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BUAD 203- Chapter 2 Notes

by: Danielle Palmucci

BUAD 203- Chapter 2 Notes BUAD 203

Marketplace > College of William and Mary > Accounting > BUAD 203 > BUAD 203 Chapter 2 Notes
Danielle Palmucci

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Chapter 2 notes
Principles of Accounting
Michael Stump
Class Notes




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This 10 page Class Notes was uploaded by Danielle Palmucci on Sunday February 7, 2016. The Class Notes belongs to BUAD 203 at College of William and Mary taught by Michael Stump in Spring 2016. Since its upload, it has received 52 views. For similar materials see Principles of Accounting in Accounting at College of William and Mary.


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Date Created: 02/07/16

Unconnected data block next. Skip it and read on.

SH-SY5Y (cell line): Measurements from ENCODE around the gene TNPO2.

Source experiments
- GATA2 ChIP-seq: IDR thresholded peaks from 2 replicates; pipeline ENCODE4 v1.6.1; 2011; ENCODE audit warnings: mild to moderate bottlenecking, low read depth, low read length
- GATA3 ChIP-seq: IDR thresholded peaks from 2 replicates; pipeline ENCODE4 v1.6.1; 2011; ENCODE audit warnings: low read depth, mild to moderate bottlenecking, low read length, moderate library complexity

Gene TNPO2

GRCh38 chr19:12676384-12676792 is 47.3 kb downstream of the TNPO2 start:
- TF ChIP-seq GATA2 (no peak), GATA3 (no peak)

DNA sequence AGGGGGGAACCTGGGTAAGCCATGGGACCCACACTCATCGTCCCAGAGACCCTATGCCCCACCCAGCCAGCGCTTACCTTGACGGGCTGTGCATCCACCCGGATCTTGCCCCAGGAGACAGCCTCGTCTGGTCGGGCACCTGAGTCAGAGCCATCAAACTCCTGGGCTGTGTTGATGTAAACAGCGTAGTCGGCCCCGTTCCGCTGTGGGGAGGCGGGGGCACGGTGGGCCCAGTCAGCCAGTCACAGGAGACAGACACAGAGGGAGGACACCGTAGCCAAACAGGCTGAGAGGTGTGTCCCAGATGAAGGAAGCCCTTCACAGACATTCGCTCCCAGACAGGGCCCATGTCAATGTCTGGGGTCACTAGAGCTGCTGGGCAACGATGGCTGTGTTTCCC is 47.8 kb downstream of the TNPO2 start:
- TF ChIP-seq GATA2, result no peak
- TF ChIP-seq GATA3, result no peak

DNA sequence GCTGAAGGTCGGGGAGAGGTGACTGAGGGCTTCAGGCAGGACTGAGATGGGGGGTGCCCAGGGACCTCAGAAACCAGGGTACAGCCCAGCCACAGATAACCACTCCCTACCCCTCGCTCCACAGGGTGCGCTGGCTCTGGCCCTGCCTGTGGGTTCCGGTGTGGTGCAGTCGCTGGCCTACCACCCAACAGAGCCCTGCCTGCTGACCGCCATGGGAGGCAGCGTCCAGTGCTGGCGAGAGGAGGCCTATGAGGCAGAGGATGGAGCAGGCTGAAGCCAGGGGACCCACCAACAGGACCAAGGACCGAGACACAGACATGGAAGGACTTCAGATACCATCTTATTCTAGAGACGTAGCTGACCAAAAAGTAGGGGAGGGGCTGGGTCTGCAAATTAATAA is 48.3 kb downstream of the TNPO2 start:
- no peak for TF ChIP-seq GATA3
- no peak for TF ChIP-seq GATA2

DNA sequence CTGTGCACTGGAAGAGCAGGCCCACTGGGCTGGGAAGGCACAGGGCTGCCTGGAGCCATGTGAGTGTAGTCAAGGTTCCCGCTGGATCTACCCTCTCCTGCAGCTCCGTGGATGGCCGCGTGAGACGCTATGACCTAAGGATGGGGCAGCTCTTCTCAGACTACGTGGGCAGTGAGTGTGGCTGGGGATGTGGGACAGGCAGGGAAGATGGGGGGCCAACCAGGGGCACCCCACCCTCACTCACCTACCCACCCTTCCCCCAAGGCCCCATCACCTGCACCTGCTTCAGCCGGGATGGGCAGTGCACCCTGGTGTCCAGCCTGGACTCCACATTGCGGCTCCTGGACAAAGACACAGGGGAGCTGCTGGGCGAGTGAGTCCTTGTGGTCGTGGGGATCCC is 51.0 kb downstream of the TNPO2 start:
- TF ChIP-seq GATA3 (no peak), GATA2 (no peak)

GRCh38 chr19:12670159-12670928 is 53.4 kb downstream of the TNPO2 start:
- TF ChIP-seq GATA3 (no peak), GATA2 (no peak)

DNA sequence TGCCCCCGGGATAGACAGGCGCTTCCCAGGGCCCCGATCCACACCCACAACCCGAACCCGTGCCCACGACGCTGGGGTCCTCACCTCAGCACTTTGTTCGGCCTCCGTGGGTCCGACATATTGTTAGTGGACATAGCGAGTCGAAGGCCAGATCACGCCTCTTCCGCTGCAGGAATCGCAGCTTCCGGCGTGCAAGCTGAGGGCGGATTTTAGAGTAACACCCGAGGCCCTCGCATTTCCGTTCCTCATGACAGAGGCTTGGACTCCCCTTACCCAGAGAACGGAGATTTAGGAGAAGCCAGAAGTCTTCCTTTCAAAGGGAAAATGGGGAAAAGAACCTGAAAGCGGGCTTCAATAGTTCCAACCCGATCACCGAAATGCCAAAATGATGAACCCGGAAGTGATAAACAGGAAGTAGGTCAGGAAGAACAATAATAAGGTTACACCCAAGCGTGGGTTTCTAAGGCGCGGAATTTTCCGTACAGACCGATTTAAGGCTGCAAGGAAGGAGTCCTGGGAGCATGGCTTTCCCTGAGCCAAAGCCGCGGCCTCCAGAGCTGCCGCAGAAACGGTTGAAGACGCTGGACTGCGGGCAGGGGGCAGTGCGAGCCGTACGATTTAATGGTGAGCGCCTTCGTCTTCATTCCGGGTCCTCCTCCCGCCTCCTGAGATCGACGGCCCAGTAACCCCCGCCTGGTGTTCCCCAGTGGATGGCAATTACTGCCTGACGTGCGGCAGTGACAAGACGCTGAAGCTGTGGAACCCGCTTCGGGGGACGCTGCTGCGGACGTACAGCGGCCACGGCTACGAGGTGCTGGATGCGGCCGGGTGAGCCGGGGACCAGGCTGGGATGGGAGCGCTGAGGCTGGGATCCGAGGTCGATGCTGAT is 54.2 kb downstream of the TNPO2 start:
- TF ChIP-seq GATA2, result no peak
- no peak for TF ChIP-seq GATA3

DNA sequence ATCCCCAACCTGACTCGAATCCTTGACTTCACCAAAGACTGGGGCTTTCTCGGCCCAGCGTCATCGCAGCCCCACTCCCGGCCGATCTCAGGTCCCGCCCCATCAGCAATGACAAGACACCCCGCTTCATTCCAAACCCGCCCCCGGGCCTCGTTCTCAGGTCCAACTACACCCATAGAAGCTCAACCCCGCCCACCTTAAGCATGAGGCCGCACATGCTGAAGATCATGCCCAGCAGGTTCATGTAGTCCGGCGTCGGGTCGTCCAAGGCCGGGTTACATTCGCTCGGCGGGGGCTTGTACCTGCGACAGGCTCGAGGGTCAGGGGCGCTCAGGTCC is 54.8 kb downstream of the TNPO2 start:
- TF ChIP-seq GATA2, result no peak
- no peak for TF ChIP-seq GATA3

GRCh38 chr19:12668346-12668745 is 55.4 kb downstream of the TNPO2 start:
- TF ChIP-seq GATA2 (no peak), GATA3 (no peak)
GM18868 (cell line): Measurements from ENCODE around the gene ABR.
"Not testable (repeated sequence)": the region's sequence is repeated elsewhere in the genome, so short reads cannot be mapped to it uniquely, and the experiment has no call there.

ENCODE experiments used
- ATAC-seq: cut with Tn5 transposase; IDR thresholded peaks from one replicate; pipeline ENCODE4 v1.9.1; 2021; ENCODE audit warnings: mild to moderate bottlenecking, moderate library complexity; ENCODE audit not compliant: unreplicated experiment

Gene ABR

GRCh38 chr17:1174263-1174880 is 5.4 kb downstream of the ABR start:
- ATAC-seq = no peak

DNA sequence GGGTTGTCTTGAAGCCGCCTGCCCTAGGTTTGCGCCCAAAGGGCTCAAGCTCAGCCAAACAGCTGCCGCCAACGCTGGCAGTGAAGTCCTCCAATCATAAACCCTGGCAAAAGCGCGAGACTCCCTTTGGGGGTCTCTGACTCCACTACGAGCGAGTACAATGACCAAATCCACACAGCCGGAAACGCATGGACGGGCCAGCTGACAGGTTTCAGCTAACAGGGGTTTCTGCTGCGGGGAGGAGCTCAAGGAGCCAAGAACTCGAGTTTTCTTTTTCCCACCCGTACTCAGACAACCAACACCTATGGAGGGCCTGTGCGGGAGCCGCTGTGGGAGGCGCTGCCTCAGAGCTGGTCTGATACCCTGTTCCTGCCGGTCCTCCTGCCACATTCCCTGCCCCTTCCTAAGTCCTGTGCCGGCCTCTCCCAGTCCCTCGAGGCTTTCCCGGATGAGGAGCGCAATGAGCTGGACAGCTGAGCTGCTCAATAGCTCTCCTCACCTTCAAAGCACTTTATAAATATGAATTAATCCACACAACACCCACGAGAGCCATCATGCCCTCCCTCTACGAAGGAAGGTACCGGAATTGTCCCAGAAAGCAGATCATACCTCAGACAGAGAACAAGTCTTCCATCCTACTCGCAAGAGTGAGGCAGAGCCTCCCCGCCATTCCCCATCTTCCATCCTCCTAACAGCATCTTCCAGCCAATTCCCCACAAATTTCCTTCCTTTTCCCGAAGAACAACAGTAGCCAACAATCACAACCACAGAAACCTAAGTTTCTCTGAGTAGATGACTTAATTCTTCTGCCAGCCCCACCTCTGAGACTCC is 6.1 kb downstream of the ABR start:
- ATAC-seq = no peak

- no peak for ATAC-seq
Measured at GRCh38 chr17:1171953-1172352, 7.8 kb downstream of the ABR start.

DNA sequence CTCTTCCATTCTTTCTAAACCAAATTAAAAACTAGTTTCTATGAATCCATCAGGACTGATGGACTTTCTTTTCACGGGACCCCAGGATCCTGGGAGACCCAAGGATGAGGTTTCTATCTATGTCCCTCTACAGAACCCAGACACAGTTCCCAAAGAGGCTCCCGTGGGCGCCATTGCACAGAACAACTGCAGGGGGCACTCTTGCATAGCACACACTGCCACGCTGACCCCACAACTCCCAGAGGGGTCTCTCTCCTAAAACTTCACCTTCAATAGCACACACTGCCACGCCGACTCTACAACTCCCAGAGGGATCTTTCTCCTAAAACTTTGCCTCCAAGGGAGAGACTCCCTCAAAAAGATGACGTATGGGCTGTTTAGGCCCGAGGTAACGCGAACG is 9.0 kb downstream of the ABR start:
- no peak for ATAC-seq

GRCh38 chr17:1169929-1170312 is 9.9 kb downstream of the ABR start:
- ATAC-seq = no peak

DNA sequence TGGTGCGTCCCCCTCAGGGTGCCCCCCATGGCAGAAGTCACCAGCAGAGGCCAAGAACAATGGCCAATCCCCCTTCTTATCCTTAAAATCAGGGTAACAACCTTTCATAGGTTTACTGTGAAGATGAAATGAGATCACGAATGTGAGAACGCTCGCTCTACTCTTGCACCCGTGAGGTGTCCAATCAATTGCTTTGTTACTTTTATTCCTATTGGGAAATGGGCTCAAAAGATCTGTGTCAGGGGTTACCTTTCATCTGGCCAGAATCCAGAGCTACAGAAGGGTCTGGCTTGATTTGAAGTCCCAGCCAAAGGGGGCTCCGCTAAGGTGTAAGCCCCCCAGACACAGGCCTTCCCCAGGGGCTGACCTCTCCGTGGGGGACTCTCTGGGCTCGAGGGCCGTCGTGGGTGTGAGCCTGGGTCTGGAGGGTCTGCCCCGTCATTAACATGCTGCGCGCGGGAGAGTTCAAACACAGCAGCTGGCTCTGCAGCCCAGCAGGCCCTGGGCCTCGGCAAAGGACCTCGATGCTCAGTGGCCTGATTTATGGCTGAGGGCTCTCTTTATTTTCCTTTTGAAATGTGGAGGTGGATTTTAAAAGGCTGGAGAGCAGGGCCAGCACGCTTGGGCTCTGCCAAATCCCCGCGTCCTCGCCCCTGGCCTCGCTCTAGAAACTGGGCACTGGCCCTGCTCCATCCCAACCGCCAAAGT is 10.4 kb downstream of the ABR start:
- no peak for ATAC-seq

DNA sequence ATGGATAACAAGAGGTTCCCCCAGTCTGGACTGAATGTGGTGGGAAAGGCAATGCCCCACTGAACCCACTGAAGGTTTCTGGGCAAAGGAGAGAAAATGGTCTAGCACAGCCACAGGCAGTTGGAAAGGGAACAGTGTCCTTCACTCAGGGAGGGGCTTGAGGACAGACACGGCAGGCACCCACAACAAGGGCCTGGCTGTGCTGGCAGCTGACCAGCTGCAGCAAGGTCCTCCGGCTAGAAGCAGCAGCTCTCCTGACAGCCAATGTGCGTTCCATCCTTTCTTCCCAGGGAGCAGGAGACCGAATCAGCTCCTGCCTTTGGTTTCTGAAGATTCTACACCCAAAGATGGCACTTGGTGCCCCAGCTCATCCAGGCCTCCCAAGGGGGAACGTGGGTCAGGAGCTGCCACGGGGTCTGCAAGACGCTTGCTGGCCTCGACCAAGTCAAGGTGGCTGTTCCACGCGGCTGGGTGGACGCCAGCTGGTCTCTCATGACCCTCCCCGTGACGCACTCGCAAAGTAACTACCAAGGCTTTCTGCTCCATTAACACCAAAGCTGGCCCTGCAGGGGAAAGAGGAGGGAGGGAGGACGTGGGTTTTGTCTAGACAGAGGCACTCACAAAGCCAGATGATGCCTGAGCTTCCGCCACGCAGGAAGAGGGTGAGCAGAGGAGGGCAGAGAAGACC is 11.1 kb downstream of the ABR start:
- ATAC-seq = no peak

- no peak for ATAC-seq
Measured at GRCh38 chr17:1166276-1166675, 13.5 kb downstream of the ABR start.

Chapter 2- Investing and financing decisions and the Accounting System  To understand amounts appearing on a company’s balance sheet we need to answer these questions: o What business activities cause changes in the balance sheet? o How do specific activates affect each balance? o How do companies keep track of balance sheet amounts? Qualitative Characteristics of Useful Information  For accounting information to be useful, it must be relevant and be a faithful representation o Relevant information is capable of influencing decisions by allowing users to assess past activities and/or predict future activities o Faithful representation requires that the information be complete, neutral, and free from error o Comparability, verifiability, timeliness, and understandability are qualitative characteristics that enhance the usefulness of information that is relevant and faithfully represented Recognition and Measurement Concepts  We should consider three assumptions and a measurement concept that underlie much of our application of these definitions o First we make the separate-entity assumption, which states that each business’s activities must be accounted for separately from the activities of its owners, all other persons, and other entities  For example, when an owner purchases property for personal use, the property is not an asset of the business o Second, under the continuity assumption (sometimes called the going-concern assumption), unless there is evidence to the contrary, we assume that the business will continue operating into the foreseeable future, long enough to meet its contractual commitments and plans  For example, if there was a high likelihood of bankruptcy, then its assets should be valued and reported on the balance sheet as if the company were to be liquidated (that is, discontinued, with all of its assets sold and all debts paid) o Under the stable monetary unit assumption, each business entity accounts for and reports its financial results primarily in terms of the national monetary unit (e.g., dollars in the United States, yen in Japan, and euros in Germany), without any adjustment for changes in purchasing power (e.g., inflation) Elements of the balance sheet (A = L + SE)  Assets = economic resources with probable future benefits owned or controlled by an entity as a result of past transactions. In other words, they are the acquired resources the entity can use to operate in the future. To be reported, assets must have a measurable, verifiable value, usually based on the purchase price  Liabilities = probable debts or obligations (claims to a company’s resources) that result from a company’s past transactions and will be paid with assets or services. Entities that a company owes money to are called creditors  Stockholders’ equity (also called owners’ equity or shareholders’ equity) = is the financing provided by the owners and by business operations. Owner-provided cash (and sometimes other assets) is referred to as contributed capital. Owners invest in the business and receive shares of stock as evidence of ownership Balance sheet = “snap shot” at any given point in time of the company’s assets, liabilities, and stockholders’ equity o May be prepared monthly, quarterly, or annually  List assets in order of liquidity, or how soon an asset is expected by management to be turned into cash or used.  Current assets are those resources that Chipotles will use or turn into cash within one year (the next twelve months). Note that inventory is always considered a current asset, regardless of how long it takes to produce and sell the inventory o Chipotles current assets include Cash, Short-term Investments, Accounts Receivable, Supplies, Prepaid Expenses—typical titles utilized by most entities  Long term assets (or noncurrent assets) include all other assets that are to be used or turned into cash beyond the coming year o Chipotle’s noncurrent assets include Long-Term Investments, Property and Equipment (net of amounts used in the past)  Liabilities are usually listed on the balance sheet in order of maturity (how soon an obligation is to be paid)  Current liabilities are obligations that will be settled by providing cash, goods, or services within the coming year o Chipotle’s balance sheet includes current liabilities; Accounts Payable, Accrued Expenses Payable, and Unearned Revenue o Noncurrent liabilities, including Notes Payable  Contributed capital is owner-provided cash (and sometimes other assets) which is usually composed of Common Stock and Additional Paid-in Capital o Owners who invest (or buy stock) in a company hope to benefit from their investment in two ways  Receipts of dividends, which are a distribution of a company’s earnings (a return on the shareholders’ investment)  Gains from selling the stock for more than they paid (known as capital gains)  Retained earnings are earnings that are not distributed to the owners but instead are reinvested in the business by management What business activities cause changes in the financial Statement amounts?  Transactions are events that are recorded as part of the accounting process o Accounting focuses on certain events that have an economic impact on the entity o Transactions with external parties involve exchanges where the business entity gives up something and receives something in return As the definitions of assets and liabilities indicate, only economic resources and debts resulting from past transactions are recorded on the balance sheet  Transactions include two types of events: o External events: exchanges of assets, goods, or services by one party for assets, services, or promises to pay (liabilities) by one or more other parties  Examples include the purchase of a machine from a supplier, sale of merchandise to customers, borrowing cash from a bank, and investment of cash in the business by the owners o Internal events: certain events that are not exchanges between the business and other parties but nevertheless have a direct and measurable effect on the entity  Examples include using up insurance paid in advance and using buildings and equipment over several years Accounts- an organized format used by companies to accumulate the dollar effects of transactions Common Account Titles:  To facilitate the recording of transactions, each company establishes a chart of accounts, a list of all account titles and their unique numbers  Accounts are usually organized by financial statement element, with (1) asset accounts, (2) liability, (3) stockholders’ equity, (4) revenue, and (5) expense accounts in that order Principles of Transaction Analysis Transaction analysis = the process of studying a transaction to determine its economic effect on the entity in terms of the accounting equation (also known as the fundamental accounting model)  Every transaction affects at least two accounts (duality of effects)  The accounting equation must remain in balance after each transaction Balancing the Accounting Equation   Step 1: Ask--What was received and what was given? o Identify the accounts (by title) affected and make sure at least two accounts change o Classify them by type of account. Was each account an asset (A), a liability (L), or a stockholders’ equity (SE)? o Determine the direction of the effect. Did the account increase [+] or decrease [-]?  Step 2: Verify--Is the accounting equation in balance? o Verify that the accounting equation (A = L + SE) The Accounting Cycle 1. Start of new period 2. During the Period (Chapters 2 and 3) a. Analyze transactions b. Record journal entries in the general journal c. Post amounts to the general ledger 3. At the End of the Period (Chapter 4) a. Prepare a trial balance to determine if debits equal credits b. Adjust revenues and expenses and related balance sheet accounts (record in journal and post to ledger) c. Prepare a complete set of financial statements and disseminate it to users d. Close revenues, gains, expenses, and losses to Retained Earnings (record in journal and post to ledger) How Do Companies Keep Track of Account Balances?  Transactions that result in exchanges between the company and other external parties are analyzed and recorded in the general journal in chronological order  Related accounts are updated in the general ledger These formal records are based on two very important tools used by accountants: journal entries and T-accounts. From the standpoint of accounting systems design, these analytical tools are a more efficient way to reflect the effects of transactions, determine account balances, and prepare financial statements. As future business managers, you should develop your understanding and use of these tools in financial analysis. Transaction Analysis Model:  T-account- a tool to represent a ledger account; a shorthand term for the entire ledger account o Left side= debit o Right side= credit  Transaction effects increase and decrease assets, liabilities, and stockholders’ equity  To reflect the direction of these effects, the critical structural factor is the following: o The increase symbol + is located on the left side of the T for accounts on the left side of the accounting equation (assets) and on the right side of the T for accounts on the right side of the equation (liabilities and stockholders’ equity) From this transaction analysis model, we can observe the following: 1. Asset accounts increase on the left (debit) side; they have debit balances. It would be highly unusual for an asset account, such as Inventory, to have a negative (credit) balance 2. Liability and stockholders’ equity accounts increase on the right (credit) side, creating credit balances Posting Transaction Effects 1. We issue 10,000 of additional common stock to new investors for cash 2. We first record this transaction in the general journal 3. We debit, or increase, the cash account for $62,300 and credit, additional paid-capital for $100 (10,000 shares times $0.01 par value per share) 4. Finally, we credit Additional-paid in capital for $62,200  Next we must make sure the accounting equation is in balance. Look at step (2) to see that we are in balance  Moving the accounting information from the journal to the ledger is called posting Posting involves the moving of the accounting information from the general journal to the general ledger. Remember that the general ledger shows the balance for each account in the chart of accounts. In the manual accounting system used by some small organizations, the ledger is often a three-ring binder with a separate page for each account. In a computerized system, accounts are stored on a disk. The posting process was tedious when done by hand, but is very quickly completed when done with the aid of a computer. After journal entries are prepared, the accountant posts (transfers) the dollar amounts to each account affected by the transaction. Trial Balance  A listing of all accounts in the general ledger  The purpose of the trial balance is to make sure the debits and credits are equal before we prepare the balance sheet Classified Balance Sheet  In a classified balance sheet, assets and liabilities are classified into two categories – current and noncurrent o Current assets are those to be used or turned into cash within the upcoming year o Noncurrent assets are those that will last longer than one year o Current liabilities are those obligations to be paid or settled within the next 12 months with current assets Key Ratio Analysis Current Ratio= Current Assets / Current Liabilities  How ratios change over time and how they compare to the ratios of the company’s competitors or industry averages provide valuable information about a company’s strategies for its operating, investing, and financing activities  Creditors and security analysts use the current ratio to measure the ability of the company to pay its short-term obligations with short-term assets o Generally, the higher the ratio, the more cushion a company has to pay its current obligations if future economic conditions take a downturn o However, a company with a high current ratio might still have liquidity problems if the majority of its current assets consist of slow-moving inventory Cash Flows  Statement that categorizes all transactions that affect cash into three categories: operating, investing, and financing activities. 1. Operating activities are covered in Chapter 3 2. Investing activities include buying and selling noncurrent assets and investments 3. Financing activities include borrowing and repaying debt including short-term bank loans, issuing and repurchasing stock, and paying dividends. When cash is involved, these activities are reported on the Statement of Cash Flows. (When cash is not included in the transaction, such as when a building is acquired with a long-term mortgage note payable, there is no cash effect to include on the statement of cash flows. You must see cash in the transaction for it to affect the Statement of Cash Flows.) In general, the effects (new cash inflows and outflows) of such activities are as shown on this slide.